Not all prostitutes give good sex.

Third one is reported by Ahmad and Al-Tabarani through apparently thiqat or reliable/trustworthy narrators, again attributing this to the Prophet:

"If a woman prays her five daily prayers, fasts her month (of Ramadan), obeys her husband and guards her chastity, then it will be said to her: 'Enter Paradise by whichever of its gates you wish.'"

I personally had this one directed to me and it makes no sense because this practically puts obedience to the husband on par with one's obligatory duties, with no basis in the Quran. Some say that there is indeed a verse in the Quran that says women have to be obedient (4:34), but the word qanitat, which has traditionally been translated as 'devoutly obedient' and interpreted as 'obedience to the husband', is also used in other places in the Quran (2:116, 2:238; 3:17, 3:43; 16:120; 30:26; 33:31,35; 39:9; 66:5, 66:12) to refer to men and women who are 'devoted to God'.

Both men and women have to pray, fast, guard their chastity, and be 'devoutly obedient' to God. This saying gives wives a fantastic incentive to obey their husbands - poor husbands can't enjoy the same reward! Some also say that the domestic work a wife does for the husband and household is counted as ibadah or worship. But it's difficult to consider domestic work as giving the same psychological and spiritual benefits of acts of worship like praying, fasting, and dhikr - otherwise why aren't men rushing to do domestic work for its spiritual benefits as well?

I want a cute husband too.

Those who perpetuate this saying recreate the conditions for keeping women at home - saying that all kinds of prayers (in a mosque, Friday congregational, and Eid) are unnecessary for women. When I was growing up I constantly heard that women did not have to go for Eid prayers - it felt unfair because as a child I also wanted to witness a religious celebration - because their cooking for the family at home counted as an act of worship as well.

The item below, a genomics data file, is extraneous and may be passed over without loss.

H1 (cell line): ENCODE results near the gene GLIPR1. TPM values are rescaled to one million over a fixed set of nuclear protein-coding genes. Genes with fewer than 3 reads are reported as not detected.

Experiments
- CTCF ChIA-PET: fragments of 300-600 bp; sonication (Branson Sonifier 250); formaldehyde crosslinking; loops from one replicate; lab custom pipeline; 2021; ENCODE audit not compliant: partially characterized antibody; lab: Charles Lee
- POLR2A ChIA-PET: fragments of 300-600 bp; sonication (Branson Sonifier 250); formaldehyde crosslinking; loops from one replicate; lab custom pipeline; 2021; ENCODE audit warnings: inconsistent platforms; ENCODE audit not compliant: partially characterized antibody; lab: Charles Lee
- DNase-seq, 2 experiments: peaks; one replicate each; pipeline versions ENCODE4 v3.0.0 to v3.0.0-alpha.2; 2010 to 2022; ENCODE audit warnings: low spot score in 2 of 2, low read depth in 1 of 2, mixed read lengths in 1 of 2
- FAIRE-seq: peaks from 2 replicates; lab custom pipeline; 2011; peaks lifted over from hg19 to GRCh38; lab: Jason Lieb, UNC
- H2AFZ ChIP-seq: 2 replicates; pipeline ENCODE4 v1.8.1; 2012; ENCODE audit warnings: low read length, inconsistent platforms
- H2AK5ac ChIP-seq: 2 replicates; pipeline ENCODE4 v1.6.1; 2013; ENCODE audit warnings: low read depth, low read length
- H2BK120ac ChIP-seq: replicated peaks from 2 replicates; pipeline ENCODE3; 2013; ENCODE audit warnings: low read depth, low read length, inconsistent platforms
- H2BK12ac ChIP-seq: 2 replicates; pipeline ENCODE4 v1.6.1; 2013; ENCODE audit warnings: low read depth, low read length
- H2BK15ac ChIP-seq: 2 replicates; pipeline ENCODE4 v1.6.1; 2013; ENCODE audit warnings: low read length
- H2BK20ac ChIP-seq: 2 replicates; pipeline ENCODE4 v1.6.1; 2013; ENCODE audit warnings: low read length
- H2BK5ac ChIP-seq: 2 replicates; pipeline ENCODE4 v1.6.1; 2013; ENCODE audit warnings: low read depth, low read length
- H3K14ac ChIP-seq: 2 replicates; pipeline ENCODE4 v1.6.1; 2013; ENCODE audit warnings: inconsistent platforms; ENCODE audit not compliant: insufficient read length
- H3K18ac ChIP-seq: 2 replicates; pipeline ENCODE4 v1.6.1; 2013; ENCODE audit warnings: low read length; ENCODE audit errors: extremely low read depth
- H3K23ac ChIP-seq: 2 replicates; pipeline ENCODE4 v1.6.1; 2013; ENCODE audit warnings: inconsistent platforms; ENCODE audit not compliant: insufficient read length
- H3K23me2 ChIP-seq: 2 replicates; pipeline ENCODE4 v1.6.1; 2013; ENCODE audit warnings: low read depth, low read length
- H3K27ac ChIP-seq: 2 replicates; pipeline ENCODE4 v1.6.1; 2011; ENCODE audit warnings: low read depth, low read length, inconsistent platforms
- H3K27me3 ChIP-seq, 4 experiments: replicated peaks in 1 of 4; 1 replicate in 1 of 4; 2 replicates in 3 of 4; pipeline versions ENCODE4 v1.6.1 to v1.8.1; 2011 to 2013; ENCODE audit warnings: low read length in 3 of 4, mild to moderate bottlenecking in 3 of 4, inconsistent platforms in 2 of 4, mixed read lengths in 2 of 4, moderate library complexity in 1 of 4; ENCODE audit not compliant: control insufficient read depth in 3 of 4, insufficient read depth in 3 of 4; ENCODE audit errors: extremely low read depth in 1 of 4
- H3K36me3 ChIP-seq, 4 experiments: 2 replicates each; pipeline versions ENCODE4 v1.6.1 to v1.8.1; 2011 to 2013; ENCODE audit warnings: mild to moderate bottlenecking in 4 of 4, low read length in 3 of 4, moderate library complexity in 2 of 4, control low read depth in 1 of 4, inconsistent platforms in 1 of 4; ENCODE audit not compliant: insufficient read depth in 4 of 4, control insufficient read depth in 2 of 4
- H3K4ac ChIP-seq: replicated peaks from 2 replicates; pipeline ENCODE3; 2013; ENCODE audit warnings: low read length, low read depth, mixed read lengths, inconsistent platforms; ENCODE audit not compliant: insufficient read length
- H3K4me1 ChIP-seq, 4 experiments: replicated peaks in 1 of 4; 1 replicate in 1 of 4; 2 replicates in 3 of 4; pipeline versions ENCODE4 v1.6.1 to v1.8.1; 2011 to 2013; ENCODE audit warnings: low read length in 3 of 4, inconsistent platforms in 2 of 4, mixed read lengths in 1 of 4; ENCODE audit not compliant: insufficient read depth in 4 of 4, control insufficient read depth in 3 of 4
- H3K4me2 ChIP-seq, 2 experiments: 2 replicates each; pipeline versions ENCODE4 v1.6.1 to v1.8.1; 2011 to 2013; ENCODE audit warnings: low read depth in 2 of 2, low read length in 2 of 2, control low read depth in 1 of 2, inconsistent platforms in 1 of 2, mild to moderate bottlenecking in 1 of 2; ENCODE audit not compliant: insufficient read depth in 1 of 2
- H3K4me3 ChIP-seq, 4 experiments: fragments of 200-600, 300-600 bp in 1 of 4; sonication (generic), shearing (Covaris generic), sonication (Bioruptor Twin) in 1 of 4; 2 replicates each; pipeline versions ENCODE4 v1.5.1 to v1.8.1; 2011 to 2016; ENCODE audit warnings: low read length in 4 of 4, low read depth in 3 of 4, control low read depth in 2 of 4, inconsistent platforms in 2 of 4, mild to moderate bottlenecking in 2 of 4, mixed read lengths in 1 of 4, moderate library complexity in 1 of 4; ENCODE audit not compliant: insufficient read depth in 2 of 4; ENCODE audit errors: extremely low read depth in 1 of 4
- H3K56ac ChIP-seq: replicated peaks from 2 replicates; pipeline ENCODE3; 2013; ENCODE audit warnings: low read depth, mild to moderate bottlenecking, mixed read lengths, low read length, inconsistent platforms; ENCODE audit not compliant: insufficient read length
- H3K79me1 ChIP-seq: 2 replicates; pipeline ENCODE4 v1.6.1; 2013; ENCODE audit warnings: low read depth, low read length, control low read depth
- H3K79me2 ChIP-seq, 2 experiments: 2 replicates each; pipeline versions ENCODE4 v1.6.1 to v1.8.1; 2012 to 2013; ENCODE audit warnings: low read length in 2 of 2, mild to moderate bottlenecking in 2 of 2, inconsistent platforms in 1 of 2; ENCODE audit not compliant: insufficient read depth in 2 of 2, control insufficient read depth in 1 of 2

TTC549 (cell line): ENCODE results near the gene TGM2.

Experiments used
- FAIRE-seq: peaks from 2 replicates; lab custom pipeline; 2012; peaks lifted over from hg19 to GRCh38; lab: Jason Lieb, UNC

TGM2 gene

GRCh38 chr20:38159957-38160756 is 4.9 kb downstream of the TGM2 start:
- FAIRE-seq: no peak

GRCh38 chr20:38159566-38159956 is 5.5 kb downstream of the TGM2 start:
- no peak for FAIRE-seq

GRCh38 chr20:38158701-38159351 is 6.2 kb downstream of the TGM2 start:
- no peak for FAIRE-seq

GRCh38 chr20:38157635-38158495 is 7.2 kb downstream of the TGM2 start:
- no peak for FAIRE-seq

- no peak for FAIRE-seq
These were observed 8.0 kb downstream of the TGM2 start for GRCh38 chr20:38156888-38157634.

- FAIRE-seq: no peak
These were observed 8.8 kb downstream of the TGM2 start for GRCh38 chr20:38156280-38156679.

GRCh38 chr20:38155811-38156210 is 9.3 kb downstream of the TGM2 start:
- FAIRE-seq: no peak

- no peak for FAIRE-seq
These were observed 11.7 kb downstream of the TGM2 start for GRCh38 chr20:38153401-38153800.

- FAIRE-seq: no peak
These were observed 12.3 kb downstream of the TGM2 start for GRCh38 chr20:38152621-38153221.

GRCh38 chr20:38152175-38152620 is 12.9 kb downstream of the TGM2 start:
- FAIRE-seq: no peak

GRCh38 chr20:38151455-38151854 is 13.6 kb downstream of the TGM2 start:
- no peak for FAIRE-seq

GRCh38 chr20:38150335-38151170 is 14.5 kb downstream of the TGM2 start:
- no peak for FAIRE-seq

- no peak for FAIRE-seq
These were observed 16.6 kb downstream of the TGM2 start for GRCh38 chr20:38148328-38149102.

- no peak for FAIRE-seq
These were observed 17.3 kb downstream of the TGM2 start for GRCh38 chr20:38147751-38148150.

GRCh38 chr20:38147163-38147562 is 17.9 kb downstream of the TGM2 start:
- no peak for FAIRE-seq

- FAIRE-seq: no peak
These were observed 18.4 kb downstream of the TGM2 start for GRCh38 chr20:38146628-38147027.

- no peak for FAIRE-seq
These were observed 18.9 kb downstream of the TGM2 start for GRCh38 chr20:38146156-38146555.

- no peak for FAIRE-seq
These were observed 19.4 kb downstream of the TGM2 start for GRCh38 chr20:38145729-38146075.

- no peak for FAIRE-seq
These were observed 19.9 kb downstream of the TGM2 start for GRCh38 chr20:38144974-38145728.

In the end, making it seem easy for wives to enter Paradise by promoting these sayings with no basis in the Quran only serves to ensure that wives do their domestic work without complaints. These sayings also take away a woman's agency to choose what she would like to do to gain God's favour and mercy (for e.g. working for a just cause), and leave her fate in the Hereafter at the mercy of their husband instead of rightfully, God. These sayings also indirectly blame women who may have unrighteous husbands for not choosing properly, and finally, are silent on how unmarried women are to attain Paradise!

Joy to the wife that has a compassionate and righteous husband, because she'll easily go to Paradise without having to do extra good deeds, and woe to her that has an unreasonable, hot-tempered and disbelieving husband - because she has to please and obey him anyway if she wants to go to Paradise.


Anonymous said...

Great post! I was taught many of the same hadith during pre-marital instruction in East Africa. I agree with you that these lessons are designed to make women believe they have no choice but to be submissive to their husbands. What bothers me the most is that it is usually women who impart such lessons to one another.

segared said...

Interpreting ayat Of Qur'aan Shareef and Hadith Shareef are not for ignorants!

Sya said...

Would you like to correct these interpretations then? Oh wait.